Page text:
KENNY: Yeah and that's what they did and we've heard from the head of border security and from ASIO in the last week, that if is those laws that Labor voted for back then before they were watered down a bit, would have been catastrophic. They're bad enough as they are. But what they initially voted for was going to be catastrophic is the word they used. David Coleman, while I've got you, I need to get you on population policy. I'm certain someone in your office has brought to your attention the petition that former prime minister Tony Abbott is running. It's against government policy effectively. Now, I know we've heard this from Tony Abbott before, he says we should cut our immigration rate, we should reduce our immigration intake until we can improve our infrastructure and other settings. But he's now running a petition in the lead up to the campaign, it's all over his website Battlelines. He says he believes Australia should reduce its level of immigration, at least until our infrastructure can catch up. He's already got 10,000 signatures. Two questions for you David Coleman. One is will the Government take up a similar policy? And secondly, if not, how do you feel about a former prime minister, under the Liberal banner, campaigning to change government policy?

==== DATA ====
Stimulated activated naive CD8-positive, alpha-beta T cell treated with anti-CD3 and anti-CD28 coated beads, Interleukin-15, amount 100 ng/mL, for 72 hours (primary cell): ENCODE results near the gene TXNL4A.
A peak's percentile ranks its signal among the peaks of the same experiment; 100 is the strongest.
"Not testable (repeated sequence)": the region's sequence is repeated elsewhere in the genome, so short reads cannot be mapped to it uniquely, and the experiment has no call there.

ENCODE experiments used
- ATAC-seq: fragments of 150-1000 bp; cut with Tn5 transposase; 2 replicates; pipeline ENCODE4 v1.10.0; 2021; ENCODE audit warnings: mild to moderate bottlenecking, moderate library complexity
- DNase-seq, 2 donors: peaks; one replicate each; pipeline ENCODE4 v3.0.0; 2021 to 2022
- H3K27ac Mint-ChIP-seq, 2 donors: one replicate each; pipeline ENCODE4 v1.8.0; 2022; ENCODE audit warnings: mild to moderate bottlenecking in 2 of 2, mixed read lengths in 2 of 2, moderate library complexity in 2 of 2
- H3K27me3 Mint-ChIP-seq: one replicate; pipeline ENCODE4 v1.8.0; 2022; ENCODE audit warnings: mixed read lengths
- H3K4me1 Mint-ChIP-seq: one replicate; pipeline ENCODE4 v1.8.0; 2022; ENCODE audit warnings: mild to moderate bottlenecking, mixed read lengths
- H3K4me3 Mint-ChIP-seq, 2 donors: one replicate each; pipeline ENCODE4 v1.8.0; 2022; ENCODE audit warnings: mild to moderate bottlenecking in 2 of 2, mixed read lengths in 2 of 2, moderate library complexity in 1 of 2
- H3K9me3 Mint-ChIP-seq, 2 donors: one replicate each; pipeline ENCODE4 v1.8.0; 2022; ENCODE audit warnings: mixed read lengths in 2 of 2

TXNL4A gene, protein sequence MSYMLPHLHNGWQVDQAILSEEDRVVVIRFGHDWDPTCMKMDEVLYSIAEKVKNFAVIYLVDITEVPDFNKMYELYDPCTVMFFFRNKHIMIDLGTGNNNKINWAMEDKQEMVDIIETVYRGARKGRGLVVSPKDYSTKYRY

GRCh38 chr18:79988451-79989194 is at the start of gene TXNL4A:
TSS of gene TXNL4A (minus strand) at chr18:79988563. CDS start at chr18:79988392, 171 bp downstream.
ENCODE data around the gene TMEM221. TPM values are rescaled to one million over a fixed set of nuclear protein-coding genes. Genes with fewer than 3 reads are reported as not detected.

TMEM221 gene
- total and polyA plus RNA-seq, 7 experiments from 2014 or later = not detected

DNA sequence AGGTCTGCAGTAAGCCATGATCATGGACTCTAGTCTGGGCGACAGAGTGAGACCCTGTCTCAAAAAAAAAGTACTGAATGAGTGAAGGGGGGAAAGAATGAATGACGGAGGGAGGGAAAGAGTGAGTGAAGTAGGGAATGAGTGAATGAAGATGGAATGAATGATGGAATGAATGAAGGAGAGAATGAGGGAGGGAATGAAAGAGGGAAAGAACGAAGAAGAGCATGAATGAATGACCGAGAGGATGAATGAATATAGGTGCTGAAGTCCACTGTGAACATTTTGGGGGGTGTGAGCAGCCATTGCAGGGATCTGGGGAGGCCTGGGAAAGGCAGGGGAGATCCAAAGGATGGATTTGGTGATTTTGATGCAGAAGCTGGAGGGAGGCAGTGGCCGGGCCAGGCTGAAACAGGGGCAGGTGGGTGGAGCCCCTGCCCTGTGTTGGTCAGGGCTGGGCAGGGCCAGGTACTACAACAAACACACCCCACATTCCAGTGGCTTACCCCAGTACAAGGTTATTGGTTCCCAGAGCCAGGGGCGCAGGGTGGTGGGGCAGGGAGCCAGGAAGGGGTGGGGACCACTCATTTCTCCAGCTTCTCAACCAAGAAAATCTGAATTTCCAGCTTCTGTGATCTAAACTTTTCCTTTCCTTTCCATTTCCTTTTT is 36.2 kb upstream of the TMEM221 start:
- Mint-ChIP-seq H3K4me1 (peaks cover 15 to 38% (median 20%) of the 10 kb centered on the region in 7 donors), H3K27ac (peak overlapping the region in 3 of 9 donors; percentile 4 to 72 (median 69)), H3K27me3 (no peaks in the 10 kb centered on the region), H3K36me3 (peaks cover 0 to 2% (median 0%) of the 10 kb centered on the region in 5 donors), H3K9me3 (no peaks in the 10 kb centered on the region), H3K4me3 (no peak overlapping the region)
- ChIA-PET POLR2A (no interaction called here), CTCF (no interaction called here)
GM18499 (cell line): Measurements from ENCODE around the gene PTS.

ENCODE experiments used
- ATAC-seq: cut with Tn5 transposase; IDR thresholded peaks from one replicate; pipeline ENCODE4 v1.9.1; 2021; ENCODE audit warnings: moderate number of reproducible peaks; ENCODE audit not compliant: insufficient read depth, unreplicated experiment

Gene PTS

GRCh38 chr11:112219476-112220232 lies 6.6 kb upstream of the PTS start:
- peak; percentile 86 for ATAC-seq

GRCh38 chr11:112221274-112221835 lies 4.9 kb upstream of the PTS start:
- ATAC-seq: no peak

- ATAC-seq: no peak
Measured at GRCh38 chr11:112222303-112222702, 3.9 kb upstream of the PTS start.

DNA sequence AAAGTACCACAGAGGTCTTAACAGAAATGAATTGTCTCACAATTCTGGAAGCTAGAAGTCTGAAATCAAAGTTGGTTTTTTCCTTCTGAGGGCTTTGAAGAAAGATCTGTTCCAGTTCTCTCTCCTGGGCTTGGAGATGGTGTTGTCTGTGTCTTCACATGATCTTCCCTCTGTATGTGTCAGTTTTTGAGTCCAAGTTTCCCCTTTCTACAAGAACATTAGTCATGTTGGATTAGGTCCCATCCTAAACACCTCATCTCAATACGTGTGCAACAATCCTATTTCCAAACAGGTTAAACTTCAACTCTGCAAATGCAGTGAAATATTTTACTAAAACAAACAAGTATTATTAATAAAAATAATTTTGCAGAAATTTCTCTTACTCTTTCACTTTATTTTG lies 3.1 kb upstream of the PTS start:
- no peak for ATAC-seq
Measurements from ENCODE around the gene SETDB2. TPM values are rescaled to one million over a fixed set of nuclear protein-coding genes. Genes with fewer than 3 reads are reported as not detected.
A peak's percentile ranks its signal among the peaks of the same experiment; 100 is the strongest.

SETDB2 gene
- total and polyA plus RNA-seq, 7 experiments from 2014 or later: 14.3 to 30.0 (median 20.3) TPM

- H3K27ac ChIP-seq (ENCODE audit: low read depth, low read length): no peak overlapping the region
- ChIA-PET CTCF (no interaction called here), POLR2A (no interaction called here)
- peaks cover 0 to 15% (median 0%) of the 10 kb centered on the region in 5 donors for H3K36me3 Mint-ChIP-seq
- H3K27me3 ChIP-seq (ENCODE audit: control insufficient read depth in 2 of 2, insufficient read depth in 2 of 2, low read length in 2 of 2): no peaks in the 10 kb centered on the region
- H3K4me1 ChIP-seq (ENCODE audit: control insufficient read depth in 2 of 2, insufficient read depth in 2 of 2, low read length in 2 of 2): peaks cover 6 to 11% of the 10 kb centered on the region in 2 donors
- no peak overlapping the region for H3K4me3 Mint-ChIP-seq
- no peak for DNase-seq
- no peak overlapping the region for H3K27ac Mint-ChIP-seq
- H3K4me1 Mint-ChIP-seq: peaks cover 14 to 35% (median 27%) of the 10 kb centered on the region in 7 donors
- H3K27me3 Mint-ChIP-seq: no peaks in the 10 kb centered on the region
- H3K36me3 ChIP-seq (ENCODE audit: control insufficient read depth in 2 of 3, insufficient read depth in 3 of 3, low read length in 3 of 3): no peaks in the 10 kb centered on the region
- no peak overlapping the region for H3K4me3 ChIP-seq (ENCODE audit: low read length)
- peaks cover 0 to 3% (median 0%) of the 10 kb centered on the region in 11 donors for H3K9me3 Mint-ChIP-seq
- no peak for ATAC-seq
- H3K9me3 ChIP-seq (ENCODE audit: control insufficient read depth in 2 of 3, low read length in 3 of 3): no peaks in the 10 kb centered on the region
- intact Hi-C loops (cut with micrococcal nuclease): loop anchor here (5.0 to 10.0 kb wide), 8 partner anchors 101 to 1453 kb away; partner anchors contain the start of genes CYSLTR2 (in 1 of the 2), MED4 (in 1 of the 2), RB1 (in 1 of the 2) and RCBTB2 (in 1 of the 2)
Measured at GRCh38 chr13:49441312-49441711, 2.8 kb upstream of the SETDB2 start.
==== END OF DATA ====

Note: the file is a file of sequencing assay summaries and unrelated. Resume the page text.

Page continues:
COLEMAN: Look, just on the first question Chris, the PM has already said publicly in terms of the rate of migration that he is expecting that the number, the annual number will come down in the next budget, which is the normal time that we publish the immigration number, and it's been suggested that that could be in the order of around 30,000 people. So that suggestion's already been made and in terms of the crowding in-

KENNY: Just to be clear on that because there's been a lot of talk over this issue and there's been a lot of nuanced discussion. You're suggesting that in this year's budget we could see, we're likely to see a 30,000 people reduction in our permanent migrant intake?

COLEMAN: Well look, again, I wouldn't want to pre-empt the outcome of the budget Chris, but the PM's been pretty clear in what he said back before Christmas on this issue. And in terms of infrastructure and overcrowding, I think for a long time people have felt that it's almost like you're not allowed to talk about concerns about overcrowding and infrastructure issues and people are worried that they shouldn't say such things. But the reality is in Sydney and Melbourne in particular, there are very significant and legitimate concerns about the density of the population. My own electorate Chris in Bankstown area and the St George area in Sydney, we've got a very high population density. So it's very reasonable for people to raise those issues. Interestingly though, at the same time we've got many regions of Australia actually crying out for more people. So South Australia - they want a lot more people and regions like Kalgoorlie, Tasmania, parts of Victoria, western New South Wales, Cairns - there's a lot of places actually Chris that are wanting more immigration. So what that suggests is we can do a better job of balancing the needs across the country and getting the system to better match the needs around the nation. In terms of Tony being involved in that debate, it's absolutely his right to do so and the issues around immigration are something that the Government's always looking at very closely.

KENNY: Thanks so much for joining us David, appreciate it. Have a good weekend.

COLEMAN: Thanks Chris.